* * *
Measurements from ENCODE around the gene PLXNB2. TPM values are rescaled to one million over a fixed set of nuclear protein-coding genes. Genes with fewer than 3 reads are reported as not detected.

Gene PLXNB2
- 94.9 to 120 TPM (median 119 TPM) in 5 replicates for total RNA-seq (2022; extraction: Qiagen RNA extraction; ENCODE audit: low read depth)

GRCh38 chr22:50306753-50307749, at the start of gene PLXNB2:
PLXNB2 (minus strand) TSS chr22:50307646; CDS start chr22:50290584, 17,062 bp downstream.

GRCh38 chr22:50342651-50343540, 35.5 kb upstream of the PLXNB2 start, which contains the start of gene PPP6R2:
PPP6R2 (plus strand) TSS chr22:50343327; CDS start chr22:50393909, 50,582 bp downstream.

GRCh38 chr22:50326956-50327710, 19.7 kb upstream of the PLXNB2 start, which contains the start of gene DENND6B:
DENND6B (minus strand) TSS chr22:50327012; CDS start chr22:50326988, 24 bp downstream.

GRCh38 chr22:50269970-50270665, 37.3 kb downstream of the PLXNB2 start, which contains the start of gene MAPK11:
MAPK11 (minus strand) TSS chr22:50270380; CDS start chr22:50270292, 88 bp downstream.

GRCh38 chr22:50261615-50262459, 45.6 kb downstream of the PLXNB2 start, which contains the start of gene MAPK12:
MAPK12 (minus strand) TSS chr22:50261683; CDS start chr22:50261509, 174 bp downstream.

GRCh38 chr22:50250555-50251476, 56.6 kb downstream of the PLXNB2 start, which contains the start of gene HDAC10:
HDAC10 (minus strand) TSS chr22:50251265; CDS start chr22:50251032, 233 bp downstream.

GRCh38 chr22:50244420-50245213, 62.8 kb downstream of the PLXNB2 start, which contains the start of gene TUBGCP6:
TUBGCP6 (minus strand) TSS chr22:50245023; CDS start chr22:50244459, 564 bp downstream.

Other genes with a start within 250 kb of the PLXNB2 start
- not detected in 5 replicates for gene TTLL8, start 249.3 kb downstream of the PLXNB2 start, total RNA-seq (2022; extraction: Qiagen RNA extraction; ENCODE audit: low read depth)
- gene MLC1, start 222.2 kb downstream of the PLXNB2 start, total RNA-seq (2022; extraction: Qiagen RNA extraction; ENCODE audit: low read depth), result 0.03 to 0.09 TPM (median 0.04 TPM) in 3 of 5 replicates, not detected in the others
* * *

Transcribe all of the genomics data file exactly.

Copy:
Measurements from ENCODE around the gene PLXNB2. TPM values are rescaled to one million over a fixed set of nuclear protein-coding genes. Genes with fewer than 3 reads are reported as not detected.

Gene PLXNB2
- 94.9 to 120 TPM (median 119 TPM) in 5 replicates for total RNA-seq (2022; extraction: Qiagen RNA extraction; ENCODE audit: low read depth)

GRCh38 chr22:50306753-50307749, at the start of gene PLXNB2:
PLXNB2 (minus strand) TSS chr22:50307646; CDS start chr22:50290584, 17,062 bp downstream.

GRCh38 chr22:50342651-50343540, 35.5 kb upstream of the PLXNB2 start, which contains the start of gene PPP6R2:
PPP6R2 (plus strand) TSS chr22:50343327; CDS start chr22:50393909, 50,582 bp downstream.

GRCh38 chr22:50326956-50327710, 19.7 kb upstream of the PLXNB2 start, which contains the start of gene DENND6B:
DENND6B (minus strand) TSS chr22:50327012; CDS start chr22:50326988, 24 bp downstream.

GRCh38 chr22:50269970-50270665, 37.3 kb downstream of the PLXNB2 start, which contains the start of gene MAPK11:
MAPK11 (minus strand) TSS chr22:50270380; CDS start chr22:50270292, 88 bp downstream.

GRCh38 chr22:50261615-50262459, 45.6 kb downstream of the PLXNB2 start, which contains the start of gene MAPK12:
MAPK12 (minus strand) TSS chr22:50261683; CDS start chr22:50261509, 174 bp downstream.

GRCh38 chr22:50250555-50251476, 56.6 kb downstream of the PLXNB2 start, which contains the start of gene HDAC10:
HDAC10 (minus strand) TSS chr22:50251265; CDS start chr22:50251032, 233 bp downstream.

GRCh38 chr22:50244420-50245213, 62.8 kb downstream of the PLXNB2 start, which contains the start of gene TUBGCP6:
TUBGCP6 (minus strand) TSS chr22:50245023; CDS start chr22:50244459, 564 bp downstream.

Other genes with a start within 250 kb of the PLXNB2 start
- not detected in 5 replicates for gene TTLL8, start 249.3 kb downstream of the PLXNB2 start, total RNA-seq (2022; extraction: Qiagen RNA extraction; ENCODE audit: low read depth)
- gene MLC1, start 222.2 kb downstream of the PLXNB2 start, total RNA-seq (2022; extraction: Qiagen RNA extraction; ENCODE audit: low read depth), result 0.03 to 0.09 TPM (median 0.04 TPM) in 3 of 5 replicates, not detected in the others